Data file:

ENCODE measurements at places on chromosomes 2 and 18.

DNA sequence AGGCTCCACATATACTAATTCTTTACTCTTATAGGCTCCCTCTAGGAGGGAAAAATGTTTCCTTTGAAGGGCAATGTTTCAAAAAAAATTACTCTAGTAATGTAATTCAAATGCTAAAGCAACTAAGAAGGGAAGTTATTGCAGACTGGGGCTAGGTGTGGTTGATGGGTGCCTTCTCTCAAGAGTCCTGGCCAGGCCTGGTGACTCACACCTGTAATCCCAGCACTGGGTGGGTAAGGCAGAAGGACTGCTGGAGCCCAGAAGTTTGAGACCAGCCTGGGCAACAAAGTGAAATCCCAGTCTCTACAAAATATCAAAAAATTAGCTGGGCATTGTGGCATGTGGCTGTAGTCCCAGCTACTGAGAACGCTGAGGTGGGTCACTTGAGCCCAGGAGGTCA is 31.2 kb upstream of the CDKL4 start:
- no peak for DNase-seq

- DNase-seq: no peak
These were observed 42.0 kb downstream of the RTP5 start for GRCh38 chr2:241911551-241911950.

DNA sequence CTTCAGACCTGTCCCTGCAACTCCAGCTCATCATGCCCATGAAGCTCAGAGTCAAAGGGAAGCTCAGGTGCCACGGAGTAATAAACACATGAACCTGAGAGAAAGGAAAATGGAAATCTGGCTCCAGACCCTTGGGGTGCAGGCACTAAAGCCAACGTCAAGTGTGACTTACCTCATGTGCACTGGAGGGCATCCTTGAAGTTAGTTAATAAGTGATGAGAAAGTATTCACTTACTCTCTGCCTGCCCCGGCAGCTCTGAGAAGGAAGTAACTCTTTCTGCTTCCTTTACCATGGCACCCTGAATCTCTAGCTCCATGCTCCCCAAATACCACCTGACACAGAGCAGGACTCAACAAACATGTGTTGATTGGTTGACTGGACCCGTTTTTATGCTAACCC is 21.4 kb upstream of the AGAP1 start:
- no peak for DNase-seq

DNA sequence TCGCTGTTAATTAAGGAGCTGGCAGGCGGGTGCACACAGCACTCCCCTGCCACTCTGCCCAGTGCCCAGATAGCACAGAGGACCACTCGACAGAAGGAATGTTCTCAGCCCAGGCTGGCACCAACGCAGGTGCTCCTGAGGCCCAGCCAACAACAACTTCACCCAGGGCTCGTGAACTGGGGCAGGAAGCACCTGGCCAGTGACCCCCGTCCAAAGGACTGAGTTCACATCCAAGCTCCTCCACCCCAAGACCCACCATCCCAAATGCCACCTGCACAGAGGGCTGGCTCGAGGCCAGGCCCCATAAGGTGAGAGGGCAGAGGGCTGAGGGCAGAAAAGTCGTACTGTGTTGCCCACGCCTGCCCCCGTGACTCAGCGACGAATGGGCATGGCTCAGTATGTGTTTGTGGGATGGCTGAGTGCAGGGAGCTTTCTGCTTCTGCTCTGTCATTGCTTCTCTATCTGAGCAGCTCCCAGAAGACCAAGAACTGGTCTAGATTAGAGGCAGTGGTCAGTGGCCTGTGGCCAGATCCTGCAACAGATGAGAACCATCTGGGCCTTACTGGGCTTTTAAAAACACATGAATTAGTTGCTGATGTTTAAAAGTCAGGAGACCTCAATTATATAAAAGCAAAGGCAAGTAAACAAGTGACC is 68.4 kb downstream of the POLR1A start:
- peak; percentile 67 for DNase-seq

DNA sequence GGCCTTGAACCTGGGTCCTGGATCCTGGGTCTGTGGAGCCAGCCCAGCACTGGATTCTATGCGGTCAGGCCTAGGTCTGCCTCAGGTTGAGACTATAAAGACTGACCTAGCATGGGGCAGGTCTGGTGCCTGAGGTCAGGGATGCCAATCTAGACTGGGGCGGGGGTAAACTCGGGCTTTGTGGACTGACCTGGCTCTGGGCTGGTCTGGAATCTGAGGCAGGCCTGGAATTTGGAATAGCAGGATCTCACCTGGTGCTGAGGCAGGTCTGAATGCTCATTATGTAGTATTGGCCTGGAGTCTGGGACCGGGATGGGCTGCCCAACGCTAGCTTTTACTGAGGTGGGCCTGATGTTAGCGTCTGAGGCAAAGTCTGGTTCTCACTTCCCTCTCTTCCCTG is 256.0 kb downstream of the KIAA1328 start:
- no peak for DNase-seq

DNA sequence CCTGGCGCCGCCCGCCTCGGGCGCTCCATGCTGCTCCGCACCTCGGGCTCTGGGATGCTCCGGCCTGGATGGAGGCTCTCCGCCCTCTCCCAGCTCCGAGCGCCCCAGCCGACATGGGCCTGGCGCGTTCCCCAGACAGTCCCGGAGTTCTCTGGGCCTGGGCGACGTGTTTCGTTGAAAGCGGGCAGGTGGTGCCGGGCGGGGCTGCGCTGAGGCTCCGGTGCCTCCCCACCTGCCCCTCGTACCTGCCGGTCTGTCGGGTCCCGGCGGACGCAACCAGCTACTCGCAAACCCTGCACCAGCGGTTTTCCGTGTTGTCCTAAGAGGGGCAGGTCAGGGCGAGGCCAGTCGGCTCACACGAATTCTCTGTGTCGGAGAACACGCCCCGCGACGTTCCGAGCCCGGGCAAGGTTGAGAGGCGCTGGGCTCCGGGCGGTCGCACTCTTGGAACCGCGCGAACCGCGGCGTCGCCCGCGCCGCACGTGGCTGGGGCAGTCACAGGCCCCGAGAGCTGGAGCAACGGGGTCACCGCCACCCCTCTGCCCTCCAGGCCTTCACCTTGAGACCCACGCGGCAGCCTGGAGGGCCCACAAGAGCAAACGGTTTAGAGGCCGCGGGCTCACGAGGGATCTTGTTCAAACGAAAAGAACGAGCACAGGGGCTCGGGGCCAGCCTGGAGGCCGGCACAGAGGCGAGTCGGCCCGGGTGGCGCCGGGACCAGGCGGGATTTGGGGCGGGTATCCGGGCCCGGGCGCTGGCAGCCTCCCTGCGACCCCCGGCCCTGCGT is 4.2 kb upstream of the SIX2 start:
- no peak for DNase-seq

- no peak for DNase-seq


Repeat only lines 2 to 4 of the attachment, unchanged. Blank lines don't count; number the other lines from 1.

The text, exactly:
DNA sequence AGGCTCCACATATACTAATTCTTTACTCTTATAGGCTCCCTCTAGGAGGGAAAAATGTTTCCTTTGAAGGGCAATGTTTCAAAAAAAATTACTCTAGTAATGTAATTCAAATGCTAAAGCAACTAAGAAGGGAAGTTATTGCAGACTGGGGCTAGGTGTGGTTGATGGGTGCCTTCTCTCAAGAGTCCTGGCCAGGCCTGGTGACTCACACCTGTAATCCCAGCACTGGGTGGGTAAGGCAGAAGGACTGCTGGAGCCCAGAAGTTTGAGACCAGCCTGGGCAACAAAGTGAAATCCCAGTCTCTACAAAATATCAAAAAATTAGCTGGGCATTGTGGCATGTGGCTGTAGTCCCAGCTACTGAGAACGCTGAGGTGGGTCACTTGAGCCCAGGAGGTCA is 31.2 kb upstream of the CDKL4 start:
- no peak for DNase-seq

- DNase-seq: no peak